A new study published in Child Development looked at whether older children verify adult claims because they are skeptical of those claims.
“When children between four and seven years old are told something surprising, for example that a smaller object is heavier than a much larger object, they will frequently pick up those objects,” study author Samuel Ronfard, Assistant Professor of Psychology at the University of Toronto at Mississauga told us. “Older children engage in such exploratory behavior more frequently than younger children.”
Older children’s exploration also seems to be more targeted at testing what they are told, for example in the preceding example older children are more likely to pick up the two objects to compare their relative weight while younger children are more likely to only pick up the larger object.
The current study was designed to better understand why younger and older children explore in different ways.
“Across two studies, we wanted to test two hypotheses about the difference in the exploration of younger and older children observed in prior work,” Ronfard told us. “First, it could be that younger children struggle to verify comparative claims (i.e., this is heavier than that) but do not have trouble verifying simpler claims (i.e., this is very heavy). This was possible because prior work only examined children’s response to the more complex comparative claims.”
It could also be that with increasing age the motivation behind children’s exploration changes, with younger children exploring because they believed what they had been told and wanted to see the surprising event and older children exploring because they were skeptical of what they had been told.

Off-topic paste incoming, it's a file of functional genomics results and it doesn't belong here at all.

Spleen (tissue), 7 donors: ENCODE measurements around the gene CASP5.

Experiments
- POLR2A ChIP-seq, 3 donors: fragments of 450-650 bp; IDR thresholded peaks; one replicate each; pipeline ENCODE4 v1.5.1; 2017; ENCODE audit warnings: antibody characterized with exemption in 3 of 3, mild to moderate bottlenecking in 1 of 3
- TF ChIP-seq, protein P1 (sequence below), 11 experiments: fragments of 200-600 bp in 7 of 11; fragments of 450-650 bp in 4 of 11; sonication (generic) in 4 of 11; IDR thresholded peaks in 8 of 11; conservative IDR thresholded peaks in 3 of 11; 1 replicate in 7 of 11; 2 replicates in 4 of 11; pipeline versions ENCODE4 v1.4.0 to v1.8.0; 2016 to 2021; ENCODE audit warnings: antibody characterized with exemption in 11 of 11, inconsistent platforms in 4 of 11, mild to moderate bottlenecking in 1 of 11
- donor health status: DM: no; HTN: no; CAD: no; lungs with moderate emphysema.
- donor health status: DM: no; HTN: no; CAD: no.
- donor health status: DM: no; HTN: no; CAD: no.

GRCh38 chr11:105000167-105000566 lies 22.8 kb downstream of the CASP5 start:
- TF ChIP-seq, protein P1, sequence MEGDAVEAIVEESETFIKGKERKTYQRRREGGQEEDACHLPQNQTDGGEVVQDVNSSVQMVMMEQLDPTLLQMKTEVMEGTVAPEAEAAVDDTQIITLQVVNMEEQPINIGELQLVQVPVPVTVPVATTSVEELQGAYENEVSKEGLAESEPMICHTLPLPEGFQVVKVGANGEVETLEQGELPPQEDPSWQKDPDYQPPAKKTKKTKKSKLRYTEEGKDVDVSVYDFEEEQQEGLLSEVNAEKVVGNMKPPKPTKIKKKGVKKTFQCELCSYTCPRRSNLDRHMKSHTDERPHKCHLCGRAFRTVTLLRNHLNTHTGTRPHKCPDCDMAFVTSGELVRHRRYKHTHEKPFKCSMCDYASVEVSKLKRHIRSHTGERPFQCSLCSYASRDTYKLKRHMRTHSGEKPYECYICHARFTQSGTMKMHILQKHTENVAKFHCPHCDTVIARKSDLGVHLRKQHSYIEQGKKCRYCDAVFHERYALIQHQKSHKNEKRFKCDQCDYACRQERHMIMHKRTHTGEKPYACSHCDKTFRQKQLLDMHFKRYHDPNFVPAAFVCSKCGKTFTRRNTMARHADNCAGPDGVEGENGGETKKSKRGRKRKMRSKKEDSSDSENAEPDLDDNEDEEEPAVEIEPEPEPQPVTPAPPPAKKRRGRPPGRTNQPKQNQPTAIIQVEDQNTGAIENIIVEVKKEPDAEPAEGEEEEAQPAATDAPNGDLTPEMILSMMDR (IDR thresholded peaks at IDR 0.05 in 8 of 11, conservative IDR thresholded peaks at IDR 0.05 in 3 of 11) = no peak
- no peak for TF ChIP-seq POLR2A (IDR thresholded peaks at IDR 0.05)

“Children learn a lot of information from what other people tell them,” Ronfard told us. “A lot of what children are told cannot be explored directly.”
For example, children can’t seek first-hand evidence about historical events or distant planets. However, there are also many cases in which children can seek information to verify what they have been told. Studying how children respond to surprising claims they can test has implications for our understanding of how children resolve uncertainty and how they learn to reason about what they are told. This has implications for educational practice and cognitive developmental theory.
“We tested the hypotheses outlined above by asking children to tell us how a child should respond to simple and more complex claims,” Ronfard told us. “We also asked children to tell us why a child should respond in this way.”
Researchers found that older children (six and seven-year-olds) were more likely than younger children to suggest maximally informative exploration, for example picking up only one object when told that a small object is very heavy but picking up both objects when told that the small object is heavier than a much bigger object. They also found that with increasing age children are more likely to justify exploration as a means of verifying adult claims.
“These results don’t support either of the hypotheses we initially proposed,” Ronfard told us. “As we outline below, our results suggest another reason for the change in how children explore: older children may be better able to reflect on why they are skeptical of adult claims and that may allow them to better target how they test what they are told. If you know why you don’t believe something, you have a better sense of what to do to test what someone told you.”
These results confirm that children are not passive recipients of information. They think about what they are told and when they have doubts they often seek information to confirm what they have been told.
“In future work, we are looking to better understand how children’s ability to reflect on their uncertainty (why they feel uncertain) influence their exploration of what adults tell them,” Ronfard told us.
Patricia Tomasi is a mom, maternal mental health advocate, journalist, and speaker. She writes regularly for the Huffington Post Canada, focusing primarily on maternal mental health after suffering from severe postpartum anxiety twice. You can find her Huffington Post biography here. Patricia is also a Patient Expert Advisor for the North American-based, Maternal Mental Health Research Collective and is the founder of the online peer support group - Facebook Postpartum Depression & Anxiety Support Group - with over 1500 members worldwide. Blog: www.patriciatomasiblog.wordpress.com